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The Onion A/V Club Reviews – Rick and Morty: ‘Rixty Minutes’

On 18, Mar 2014 | In Press & News | By SBI

Wait, this could be interesting.

When I was 10, I spent a lot of time at the house alone, and while I would read and play video games, there were times when I just sat in the living room and watched TV. For hours. I never watched a specific show, because this was usually a Saturday or a Sunday and nothing was on. So what I did was I channel surfed. For, again, hours; up and down the dial (although there was no dial, and we had maybe a hundred channels), sometimes sticking on something for a few minutes, sometimes jumping away immediately. I was honestly proud of this, for some reason. I would tell people about it. I’m telling you about it. But what I remember most wasn’t getting any real pleasure or happiness or anything actually satisfying out of watching. What I remember is that it was like a signal in my head was being blocked; all the random terrors and stresses and resentments and self-awareness was jammed out, and instead there was just the endless possibility of what might happen next. I didn’t expect to find anything worth watching. The process was the point. Keep switching. Don’t focus. Move on.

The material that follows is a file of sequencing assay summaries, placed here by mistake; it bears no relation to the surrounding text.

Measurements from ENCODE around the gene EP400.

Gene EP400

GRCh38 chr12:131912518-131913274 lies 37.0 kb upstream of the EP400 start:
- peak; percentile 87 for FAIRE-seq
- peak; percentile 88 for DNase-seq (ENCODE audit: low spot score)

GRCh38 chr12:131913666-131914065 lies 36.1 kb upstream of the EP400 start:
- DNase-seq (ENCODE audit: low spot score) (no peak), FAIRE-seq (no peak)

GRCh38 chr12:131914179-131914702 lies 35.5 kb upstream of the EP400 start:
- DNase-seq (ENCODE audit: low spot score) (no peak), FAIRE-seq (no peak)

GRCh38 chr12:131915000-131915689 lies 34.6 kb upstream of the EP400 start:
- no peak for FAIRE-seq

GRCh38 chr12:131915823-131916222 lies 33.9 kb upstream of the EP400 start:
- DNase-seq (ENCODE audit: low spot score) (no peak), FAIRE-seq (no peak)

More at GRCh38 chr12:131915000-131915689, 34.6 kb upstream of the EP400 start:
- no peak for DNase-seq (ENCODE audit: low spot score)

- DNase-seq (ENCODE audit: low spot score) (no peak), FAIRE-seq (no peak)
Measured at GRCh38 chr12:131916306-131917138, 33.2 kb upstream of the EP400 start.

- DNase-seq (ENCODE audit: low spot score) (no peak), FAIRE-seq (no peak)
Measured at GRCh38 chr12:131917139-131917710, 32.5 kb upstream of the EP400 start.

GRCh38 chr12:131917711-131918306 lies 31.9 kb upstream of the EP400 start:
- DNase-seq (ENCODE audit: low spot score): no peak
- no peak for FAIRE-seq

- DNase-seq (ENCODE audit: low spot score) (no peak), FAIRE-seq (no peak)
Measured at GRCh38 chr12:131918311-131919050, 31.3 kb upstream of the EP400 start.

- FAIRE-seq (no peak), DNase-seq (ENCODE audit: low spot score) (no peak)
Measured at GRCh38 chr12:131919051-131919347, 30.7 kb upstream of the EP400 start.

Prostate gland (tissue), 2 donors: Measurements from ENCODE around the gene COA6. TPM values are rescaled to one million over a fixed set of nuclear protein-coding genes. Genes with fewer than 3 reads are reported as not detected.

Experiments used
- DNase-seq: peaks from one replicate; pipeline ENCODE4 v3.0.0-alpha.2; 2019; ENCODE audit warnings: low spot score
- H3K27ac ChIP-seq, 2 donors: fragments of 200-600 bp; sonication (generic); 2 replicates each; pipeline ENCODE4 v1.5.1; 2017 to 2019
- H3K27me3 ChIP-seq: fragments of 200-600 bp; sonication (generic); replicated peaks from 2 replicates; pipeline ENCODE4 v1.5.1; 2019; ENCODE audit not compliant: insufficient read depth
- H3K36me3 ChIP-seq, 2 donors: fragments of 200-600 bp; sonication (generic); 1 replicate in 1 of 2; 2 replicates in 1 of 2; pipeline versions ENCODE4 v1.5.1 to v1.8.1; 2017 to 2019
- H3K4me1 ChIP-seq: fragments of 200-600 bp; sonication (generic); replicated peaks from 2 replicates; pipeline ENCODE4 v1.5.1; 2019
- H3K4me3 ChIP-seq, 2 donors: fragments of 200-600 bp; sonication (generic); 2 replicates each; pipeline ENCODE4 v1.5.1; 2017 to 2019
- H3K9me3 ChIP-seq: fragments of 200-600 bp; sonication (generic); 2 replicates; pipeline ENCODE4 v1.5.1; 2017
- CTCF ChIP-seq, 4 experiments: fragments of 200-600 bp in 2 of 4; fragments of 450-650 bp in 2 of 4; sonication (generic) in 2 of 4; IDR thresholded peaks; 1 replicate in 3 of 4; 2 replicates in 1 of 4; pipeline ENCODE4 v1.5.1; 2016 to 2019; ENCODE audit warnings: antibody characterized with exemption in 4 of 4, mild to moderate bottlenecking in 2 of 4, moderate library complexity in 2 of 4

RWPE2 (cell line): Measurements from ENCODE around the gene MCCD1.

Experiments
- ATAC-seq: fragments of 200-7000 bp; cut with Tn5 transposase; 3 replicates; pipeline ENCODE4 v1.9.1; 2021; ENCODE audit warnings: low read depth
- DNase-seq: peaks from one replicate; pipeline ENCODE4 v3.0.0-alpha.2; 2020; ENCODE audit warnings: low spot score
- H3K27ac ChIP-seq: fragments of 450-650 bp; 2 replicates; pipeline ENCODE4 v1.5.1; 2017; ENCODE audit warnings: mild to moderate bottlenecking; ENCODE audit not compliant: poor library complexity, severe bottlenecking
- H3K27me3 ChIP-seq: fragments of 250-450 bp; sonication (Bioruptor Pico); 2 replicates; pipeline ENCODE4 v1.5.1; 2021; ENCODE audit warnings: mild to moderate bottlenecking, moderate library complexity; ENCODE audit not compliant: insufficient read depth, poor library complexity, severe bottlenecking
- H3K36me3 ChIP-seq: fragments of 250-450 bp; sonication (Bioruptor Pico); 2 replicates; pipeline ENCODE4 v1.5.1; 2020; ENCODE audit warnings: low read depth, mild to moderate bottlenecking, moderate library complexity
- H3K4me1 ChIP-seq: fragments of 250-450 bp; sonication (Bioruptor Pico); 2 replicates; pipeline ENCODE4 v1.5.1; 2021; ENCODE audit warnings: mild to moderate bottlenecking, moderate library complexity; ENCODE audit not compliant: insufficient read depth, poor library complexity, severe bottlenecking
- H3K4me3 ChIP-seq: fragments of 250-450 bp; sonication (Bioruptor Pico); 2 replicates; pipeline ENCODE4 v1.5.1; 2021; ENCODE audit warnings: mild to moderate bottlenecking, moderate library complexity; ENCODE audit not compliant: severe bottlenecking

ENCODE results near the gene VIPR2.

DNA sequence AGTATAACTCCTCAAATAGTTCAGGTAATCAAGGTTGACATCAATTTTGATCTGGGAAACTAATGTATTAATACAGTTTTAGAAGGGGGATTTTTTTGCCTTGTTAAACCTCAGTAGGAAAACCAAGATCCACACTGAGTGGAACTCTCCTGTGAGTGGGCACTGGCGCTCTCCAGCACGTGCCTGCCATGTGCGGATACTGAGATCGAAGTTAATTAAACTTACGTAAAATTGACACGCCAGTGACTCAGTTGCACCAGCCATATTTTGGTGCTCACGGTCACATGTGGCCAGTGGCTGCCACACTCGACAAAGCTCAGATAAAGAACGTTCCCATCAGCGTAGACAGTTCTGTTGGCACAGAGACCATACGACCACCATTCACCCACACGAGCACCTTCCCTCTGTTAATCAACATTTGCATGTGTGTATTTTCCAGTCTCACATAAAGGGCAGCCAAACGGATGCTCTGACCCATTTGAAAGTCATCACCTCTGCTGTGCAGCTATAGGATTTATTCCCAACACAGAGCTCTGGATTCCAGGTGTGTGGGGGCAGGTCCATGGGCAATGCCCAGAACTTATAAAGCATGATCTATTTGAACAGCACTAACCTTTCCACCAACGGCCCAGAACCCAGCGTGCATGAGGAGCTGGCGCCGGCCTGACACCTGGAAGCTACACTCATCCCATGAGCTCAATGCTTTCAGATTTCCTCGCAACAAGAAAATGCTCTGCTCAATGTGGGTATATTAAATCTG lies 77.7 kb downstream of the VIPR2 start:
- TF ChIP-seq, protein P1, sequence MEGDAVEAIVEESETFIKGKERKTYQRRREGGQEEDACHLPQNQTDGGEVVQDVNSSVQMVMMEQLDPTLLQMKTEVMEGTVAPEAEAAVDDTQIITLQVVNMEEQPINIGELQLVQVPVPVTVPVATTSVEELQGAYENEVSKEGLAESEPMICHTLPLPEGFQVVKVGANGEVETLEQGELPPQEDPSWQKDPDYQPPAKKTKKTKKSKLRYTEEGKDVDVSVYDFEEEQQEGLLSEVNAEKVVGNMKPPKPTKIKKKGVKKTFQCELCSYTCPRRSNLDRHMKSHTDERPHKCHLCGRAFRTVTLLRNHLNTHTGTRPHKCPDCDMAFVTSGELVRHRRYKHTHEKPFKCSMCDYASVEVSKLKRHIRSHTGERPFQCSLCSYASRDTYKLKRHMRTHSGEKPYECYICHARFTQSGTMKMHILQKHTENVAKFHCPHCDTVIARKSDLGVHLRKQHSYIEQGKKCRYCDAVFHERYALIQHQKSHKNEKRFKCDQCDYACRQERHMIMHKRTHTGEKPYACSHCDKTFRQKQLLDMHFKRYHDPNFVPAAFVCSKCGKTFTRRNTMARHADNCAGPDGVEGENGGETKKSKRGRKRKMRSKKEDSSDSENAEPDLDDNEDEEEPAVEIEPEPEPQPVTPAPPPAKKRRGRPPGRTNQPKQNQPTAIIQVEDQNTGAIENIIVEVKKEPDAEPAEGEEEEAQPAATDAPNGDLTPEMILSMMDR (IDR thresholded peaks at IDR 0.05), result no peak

Move on. “Rixty Minutes” is the first Rick And Morty episode that doesn’t really have a plot. Did you catch that? There’s a premise: Rick gets sick of regular TV and upgrades the family cablebox to let them see any possible channel in any possible reality. When Jerry gets a glimpse of another him on the Late Show With David Letterman, he becomes obsessed with learning more about alternate Jerrys—and when Rick explains that everyone in the family has an alternate, Beth and Summer also get curious. So Rick gives them a device that will let them see through the eyes of their other selves, while he and Morty stay on the couch, changing channels and seeing what crazy shit they can find. Rick has never really shown much interest in what might have been, but it’s surprising, and important, that Morty is right there with him. There might have been a point in Morty’s life when he wanted to know about other Mortys. But not anymore.

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